Anti-Wet Dream Rings and Other Quack Medical Devices

Your Guide to the World's Hidden Wonders
Nov. 26 2013 11:03 AM

Shaking Chairs, Electric Shocks, and Wet-Dream Rings: Questionable Medical Devices

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A shoe-fitting fluoroscope (left) and a phrenology psychograph (right).

Photos: Ryan Somma

Atlas Obscura on Slate is a blog about the world's hidden wonders. Like us on Facebook, Tumblr, or follow us on Twitter @atlasobscura.

Doctor Edward Bliss Foote was not a fan of nocturnal emissions. In his 1892 medical tome, Plain Home Talk, Foote cautioned that the depleting effects of "amorous dreams" could "prostrate the nervous energies, destroy the memory, and weaken all the faculties of the mind."

Foote's solution for avoiding wet-dream-induced degradation was the spermatorrhea ring, an adjustable aluminum circle fastened onto the penis at bedtime. Marketed as the Timely Warning, the ring allowed its wearer to wake up in the case of, as Foote put it, "threatened involuntary loss." And it was only $1.50, delivered in a plain package to your door.

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The Timely Warning is but one of many items assembled by the late Bob McCoy for his St. Paul Museum of Questionable Medical Devices. Now located at the Science Museum of Minnesota, the collection chronicles fads and frauds in the realms of weight loss, sexual health, and bodily robustness. Below are a few more highlights from the line-up. 

The Shoe-Fitting Fluoroscope
During the 1930s and '40s, shoe stores used x-ray machines called fluoroscopes to fit customers. You'd simply insert your shoe-clad foot into the four-foot-high wooden box, and a salesperson would peer into a peephole to see the position of the toe bones.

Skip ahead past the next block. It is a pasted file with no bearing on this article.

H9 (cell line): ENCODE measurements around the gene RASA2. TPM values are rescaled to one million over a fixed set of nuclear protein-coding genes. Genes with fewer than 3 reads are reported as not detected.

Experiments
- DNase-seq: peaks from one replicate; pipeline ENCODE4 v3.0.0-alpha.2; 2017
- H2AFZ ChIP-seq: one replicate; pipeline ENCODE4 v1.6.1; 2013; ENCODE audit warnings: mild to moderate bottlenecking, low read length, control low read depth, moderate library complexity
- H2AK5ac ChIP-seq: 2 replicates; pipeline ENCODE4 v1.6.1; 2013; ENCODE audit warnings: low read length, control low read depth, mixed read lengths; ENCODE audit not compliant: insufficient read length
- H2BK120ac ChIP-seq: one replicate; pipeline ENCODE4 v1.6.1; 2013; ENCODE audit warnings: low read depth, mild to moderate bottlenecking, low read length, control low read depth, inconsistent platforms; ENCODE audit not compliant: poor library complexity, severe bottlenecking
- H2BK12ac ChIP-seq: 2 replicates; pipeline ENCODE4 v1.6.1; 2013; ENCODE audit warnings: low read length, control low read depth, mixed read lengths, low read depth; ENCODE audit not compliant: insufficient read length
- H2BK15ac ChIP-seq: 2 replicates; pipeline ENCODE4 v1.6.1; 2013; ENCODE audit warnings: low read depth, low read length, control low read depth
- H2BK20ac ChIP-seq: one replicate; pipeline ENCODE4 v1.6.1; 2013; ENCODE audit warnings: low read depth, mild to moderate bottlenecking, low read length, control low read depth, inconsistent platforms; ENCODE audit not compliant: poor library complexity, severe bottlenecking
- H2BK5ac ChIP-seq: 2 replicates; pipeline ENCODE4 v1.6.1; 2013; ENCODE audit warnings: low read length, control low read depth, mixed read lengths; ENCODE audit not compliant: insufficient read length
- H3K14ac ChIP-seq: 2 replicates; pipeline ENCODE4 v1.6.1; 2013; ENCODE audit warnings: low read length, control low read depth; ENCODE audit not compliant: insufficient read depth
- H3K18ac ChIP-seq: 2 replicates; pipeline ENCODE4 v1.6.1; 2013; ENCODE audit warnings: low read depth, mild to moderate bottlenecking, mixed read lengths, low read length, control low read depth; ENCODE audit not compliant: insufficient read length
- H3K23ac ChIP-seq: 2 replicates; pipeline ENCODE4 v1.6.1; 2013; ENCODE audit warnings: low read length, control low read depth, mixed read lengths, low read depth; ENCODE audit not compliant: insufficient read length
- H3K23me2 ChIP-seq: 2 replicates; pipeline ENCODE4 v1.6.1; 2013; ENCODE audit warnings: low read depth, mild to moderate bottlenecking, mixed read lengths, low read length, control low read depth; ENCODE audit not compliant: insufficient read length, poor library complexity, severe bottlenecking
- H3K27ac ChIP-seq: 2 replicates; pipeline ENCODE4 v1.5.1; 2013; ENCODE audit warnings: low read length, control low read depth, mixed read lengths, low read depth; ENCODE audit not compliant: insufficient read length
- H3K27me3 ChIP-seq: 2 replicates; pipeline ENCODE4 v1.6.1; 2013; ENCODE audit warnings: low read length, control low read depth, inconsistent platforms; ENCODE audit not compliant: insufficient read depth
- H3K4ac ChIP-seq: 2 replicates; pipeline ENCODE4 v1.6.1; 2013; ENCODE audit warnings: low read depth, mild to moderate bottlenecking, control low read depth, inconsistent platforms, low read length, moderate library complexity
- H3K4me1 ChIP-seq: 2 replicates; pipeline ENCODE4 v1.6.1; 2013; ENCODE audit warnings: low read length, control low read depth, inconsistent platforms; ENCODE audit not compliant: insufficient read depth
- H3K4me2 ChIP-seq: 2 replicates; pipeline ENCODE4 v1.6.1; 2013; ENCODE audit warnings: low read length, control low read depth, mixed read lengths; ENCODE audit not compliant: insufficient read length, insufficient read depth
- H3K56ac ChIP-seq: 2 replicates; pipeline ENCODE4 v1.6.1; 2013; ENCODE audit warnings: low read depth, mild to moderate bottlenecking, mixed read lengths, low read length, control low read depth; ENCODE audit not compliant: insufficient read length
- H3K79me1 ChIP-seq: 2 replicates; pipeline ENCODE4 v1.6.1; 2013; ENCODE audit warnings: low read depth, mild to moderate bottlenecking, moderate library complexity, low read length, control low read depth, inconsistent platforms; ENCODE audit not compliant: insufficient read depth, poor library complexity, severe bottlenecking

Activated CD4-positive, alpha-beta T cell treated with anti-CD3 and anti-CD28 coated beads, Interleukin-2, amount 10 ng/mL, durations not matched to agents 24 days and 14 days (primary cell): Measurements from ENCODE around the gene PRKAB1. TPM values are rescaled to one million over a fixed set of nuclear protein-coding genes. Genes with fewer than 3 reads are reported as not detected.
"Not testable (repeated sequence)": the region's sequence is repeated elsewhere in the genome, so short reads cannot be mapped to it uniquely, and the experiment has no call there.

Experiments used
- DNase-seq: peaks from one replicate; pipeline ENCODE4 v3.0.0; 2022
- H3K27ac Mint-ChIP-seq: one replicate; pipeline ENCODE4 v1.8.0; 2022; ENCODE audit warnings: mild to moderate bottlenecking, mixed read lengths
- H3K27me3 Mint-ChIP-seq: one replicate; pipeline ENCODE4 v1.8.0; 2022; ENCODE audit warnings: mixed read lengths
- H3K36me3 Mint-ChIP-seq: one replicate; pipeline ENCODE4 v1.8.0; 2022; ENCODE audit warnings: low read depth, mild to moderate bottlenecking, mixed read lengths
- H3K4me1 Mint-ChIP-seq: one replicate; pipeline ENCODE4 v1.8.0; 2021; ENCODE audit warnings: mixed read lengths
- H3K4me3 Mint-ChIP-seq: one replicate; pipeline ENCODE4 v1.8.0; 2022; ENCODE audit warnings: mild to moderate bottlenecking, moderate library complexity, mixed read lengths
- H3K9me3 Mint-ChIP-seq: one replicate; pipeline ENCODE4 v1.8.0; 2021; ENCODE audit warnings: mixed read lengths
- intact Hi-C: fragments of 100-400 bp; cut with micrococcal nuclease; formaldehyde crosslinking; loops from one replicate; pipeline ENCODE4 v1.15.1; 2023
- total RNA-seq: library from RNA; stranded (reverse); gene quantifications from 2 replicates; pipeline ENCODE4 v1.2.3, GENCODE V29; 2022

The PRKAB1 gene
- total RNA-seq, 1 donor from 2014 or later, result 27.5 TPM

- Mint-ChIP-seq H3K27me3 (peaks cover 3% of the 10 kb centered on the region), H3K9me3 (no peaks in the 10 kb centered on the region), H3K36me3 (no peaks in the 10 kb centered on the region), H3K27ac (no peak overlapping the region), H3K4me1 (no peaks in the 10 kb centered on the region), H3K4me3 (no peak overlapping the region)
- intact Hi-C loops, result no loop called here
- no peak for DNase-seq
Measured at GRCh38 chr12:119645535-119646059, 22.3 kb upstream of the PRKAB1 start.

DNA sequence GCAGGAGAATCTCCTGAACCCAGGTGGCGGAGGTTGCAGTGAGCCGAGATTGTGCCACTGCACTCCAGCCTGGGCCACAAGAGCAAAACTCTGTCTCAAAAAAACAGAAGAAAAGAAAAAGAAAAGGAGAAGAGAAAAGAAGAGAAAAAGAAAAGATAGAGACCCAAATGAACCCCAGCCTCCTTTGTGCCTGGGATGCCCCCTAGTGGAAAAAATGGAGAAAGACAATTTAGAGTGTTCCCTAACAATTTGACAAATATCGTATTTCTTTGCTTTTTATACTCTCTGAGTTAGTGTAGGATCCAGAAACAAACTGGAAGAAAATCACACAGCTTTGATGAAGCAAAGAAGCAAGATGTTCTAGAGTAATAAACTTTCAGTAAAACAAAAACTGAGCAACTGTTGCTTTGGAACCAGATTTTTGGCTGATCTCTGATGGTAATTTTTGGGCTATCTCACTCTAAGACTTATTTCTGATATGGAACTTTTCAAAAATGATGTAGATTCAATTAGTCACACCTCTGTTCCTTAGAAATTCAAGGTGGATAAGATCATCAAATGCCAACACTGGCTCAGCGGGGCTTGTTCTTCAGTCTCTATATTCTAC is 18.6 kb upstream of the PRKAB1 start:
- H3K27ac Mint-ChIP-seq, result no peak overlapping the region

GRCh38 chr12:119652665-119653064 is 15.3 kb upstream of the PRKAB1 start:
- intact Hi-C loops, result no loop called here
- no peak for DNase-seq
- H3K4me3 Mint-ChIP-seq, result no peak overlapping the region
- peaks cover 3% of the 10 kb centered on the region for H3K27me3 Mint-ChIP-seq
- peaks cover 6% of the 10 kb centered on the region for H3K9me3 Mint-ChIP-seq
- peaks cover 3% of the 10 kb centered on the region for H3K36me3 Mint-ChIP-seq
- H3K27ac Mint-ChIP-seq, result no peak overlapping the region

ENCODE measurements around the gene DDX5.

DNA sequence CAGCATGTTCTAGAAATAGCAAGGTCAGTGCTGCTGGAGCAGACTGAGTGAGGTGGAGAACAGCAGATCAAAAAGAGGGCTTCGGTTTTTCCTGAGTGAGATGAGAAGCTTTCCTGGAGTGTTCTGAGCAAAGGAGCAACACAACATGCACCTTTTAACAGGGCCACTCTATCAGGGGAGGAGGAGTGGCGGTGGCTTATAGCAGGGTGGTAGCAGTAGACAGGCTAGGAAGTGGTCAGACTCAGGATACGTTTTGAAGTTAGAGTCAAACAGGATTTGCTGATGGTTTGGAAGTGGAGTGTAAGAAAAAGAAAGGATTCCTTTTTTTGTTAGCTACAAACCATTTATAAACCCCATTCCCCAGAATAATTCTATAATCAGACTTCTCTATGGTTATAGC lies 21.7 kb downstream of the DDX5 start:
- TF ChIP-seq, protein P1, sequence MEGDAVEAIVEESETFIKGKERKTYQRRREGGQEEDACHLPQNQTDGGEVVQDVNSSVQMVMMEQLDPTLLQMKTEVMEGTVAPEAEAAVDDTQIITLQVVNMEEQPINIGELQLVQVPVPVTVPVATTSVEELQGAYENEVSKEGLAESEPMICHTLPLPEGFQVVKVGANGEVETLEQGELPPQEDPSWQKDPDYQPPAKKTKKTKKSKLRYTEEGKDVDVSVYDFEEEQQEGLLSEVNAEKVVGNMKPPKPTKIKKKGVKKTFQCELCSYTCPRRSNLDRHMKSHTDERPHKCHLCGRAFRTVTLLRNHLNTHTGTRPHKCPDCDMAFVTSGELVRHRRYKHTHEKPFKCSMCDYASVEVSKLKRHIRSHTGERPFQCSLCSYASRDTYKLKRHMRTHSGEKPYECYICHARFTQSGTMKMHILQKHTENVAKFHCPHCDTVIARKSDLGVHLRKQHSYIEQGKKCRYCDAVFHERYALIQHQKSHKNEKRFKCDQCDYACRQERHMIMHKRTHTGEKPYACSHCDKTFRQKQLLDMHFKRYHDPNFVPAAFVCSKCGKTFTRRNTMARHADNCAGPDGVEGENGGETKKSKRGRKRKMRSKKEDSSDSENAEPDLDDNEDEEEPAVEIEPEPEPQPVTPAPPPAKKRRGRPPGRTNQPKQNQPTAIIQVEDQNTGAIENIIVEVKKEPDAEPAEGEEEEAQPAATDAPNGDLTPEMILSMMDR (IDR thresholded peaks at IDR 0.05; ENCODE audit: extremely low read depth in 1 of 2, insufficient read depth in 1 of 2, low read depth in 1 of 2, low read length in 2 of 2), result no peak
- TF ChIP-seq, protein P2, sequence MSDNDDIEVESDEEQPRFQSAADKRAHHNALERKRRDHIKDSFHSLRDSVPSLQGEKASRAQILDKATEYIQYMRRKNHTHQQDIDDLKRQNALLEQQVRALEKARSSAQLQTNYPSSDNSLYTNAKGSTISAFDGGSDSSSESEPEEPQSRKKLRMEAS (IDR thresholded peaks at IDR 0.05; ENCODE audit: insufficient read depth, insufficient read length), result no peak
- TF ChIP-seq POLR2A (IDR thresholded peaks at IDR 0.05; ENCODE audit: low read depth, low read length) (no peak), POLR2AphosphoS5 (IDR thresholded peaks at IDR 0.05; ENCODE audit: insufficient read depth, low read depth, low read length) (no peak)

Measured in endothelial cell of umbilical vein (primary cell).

It wasn't until 1957 -- after the atomic bombs of World War II had made the long-term effects of radiation exposure more visible -- that shoe-fitting fluoroscopes started getting banned in the USA. (They made shopping for boots a real kick, but they also leaked radiation.)

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Image from The Art of Massage by John Kellogg (1908)

The Battle Creek Vibratory Chair
Invented by John Kellogg of corn flakes fame circa 1900, this device shook and rumbled violently for the purpose of stimulating digestion. If you managed to withstand more than a few minutes in the trembling chair, you would supposedly be cured of back pain and headaches.

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Magazine advertising for the Relax-A-Cizor

The Relax-A-Cizor
"Slim down while you sleep" was the bold promise of the Relax-A-Cizor, a 1960s weight-loss device that delivered electric shocks to the muscles to firm them up. A magazine ad claimed "you can leave the unit on all night while you sleep -- without a care in the world!!!"

The FDA disagreed. In 1971 it banned further sales of the Relax-A-Cizor on the grounds it could cause miscarriages and aggravate hernias, ulcers, and epilepsy.

More medical museums to excite and disturb:


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